Bonham Carter feels otherwise. Making movies makes her nervous. Aside from a TV commercial and a small TV role, she had never before acted. "I feel frustrated by my lack of experience," she says. Offscreen, her garb suggests a suffragette with hypothermia. Big sweaters. Long skirts. Thick socks. Sturdy boots. "I think a glamorous life-style is ultimately unrewarding," she says.
Her conservatism is inbred. A great-grandfather, Herbert Henry Asquith, was a Prime Minister; a grandmother, Lady Violet Bonham Carter, was a member of the House of Lords. Helena respects that tradition. She doesn't feel her style cramped by sharing her parents' eight-bedroom home near Hampstead Heath. Her mother works as a part-time psychotherapist; her father, a former merchant banker, is now confined to a wheelchair after a brain-tumor operation six years ago.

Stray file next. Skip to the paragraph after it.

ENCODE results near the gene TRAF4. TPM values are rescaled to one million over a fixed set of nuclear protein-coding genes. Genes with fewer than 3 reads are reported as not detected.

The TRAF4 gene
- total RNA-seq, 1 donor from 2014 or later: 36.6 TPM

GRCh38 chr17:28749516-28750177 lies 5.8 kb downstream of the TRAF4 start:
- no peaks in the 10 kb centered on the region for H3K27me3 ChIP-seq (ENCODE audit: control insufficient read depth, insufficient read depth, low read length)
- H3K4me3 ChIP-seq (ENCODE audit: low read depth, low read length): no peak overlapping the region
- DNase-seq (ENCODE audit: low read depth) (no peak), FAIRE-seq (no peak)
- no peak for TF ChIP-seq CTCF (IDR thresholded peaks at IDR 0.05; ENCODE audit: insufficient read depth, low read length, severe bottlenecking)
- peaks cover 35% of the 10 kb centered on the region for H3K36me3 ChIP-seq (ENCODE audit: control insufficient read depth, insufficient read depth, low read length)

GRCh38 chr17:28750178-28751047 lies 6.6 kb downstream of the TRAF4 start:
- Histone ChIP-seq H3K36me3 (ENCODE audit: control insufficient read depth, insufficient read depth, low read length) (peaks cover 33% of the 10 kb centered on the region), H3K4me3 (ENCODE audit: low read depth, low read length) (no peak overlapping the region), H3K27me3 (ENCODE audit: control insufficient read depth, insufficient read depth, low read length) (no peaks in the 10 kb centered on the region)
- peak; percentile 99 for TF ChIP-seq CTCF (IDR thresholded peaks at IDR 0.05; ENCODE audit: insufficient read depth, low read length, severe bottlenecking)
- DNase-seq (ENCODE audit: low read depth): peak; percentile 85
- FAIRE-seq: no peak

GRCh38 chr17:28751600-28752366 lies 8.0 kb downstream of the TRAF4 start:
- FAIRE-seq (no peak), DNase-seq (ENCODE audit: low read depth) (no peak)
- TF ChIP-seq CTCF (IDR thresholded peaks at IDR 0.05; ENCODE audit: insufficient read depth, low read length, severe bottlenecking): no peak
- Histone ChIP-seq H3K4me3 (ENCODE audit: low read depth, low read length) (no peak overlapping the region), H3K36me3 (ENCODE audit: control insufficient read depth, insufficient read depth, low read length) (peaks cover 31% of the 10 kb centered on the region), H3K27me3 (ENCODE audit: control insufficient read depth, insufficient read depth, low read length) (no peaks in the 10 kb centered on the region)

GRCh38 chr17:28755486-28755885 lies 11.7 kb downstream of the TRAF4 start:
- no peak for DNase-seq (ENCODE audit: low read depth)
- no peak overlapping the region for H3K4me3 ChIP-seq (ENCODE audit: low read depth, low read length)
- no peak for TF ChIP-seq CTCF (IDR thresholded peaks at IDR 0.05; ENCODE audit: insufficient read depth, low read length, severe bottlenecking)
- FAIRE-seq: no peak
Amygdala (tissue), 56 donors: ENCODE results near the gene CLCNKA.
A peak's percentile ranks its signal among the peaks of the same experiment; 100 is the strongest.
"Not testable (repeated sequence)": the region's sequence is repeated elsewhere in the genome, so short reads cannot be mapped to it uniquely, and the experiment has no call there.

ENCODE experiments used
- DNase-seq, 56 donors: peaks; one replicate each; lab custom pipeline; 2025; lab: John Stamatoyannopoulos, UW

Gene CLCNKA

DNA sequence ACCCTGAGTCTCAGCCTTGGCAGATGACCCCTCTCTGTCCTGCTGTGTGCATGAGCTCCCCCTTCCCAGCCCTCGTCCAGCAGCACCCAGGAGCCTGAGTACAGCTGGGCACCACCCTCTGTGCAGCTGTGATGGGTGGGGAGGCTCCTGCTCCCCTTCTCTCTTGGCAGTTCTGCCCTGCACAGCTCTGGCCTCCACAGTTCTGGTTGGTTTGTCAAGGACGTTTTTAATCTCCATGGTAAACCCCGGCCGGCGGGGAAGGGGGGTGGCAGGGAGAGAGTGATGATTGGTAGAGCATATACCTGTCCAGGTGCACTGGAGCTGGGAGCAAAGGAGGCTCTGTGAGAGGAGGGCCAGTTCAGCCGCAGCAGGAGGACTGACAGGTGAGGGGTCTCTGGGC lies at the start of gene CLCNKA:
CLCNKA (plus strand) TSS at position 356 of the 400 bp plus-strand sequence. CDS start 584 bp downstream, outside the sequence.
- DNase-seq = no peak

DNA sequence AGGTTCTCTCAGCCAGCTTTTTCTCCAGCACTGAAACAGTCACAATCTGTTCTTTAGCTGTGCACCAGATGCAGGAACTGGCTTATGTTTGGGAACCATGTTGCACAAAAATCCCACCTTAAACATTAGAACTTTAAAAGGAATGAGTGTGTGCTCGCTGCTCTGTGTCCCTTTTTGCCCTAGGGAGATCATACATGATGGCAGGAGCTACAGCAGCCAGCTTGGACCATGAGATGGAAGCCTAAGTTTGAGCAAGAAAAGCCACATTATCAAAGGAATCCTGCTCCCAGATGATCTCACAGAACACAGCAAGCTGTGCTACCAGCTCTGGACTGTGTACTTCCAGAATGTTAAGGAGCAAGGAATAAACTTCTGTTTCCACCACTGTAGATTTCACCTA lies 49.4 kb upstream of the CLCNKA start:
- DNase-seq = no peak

Helena, who has two older brothers, admits that doing two films took time away from finding boyfriends. "I missed out a bit," she allows. Her new career also has interrupted school friendships and her education. British universities must move aside for acting classes since Helena is now determined "to make a go of it." She frets, though, about a "meteoric rise" followed by a "bumpy ride down. I don't want to end up like John Travolta."
In only a few months two highbrow hits—Lady Jane and A Room With a View—have made Helena Bonham Carter, 19, the newest entry on the movie charts. At first, the shy Briton didn't want to be there. She was about to apply to Oxford when her pre-Raphaelite beauty was deemed perfect for playing, respectively, a 16th-century queen and an elegant Edwardian. Critics dubbed her a natural.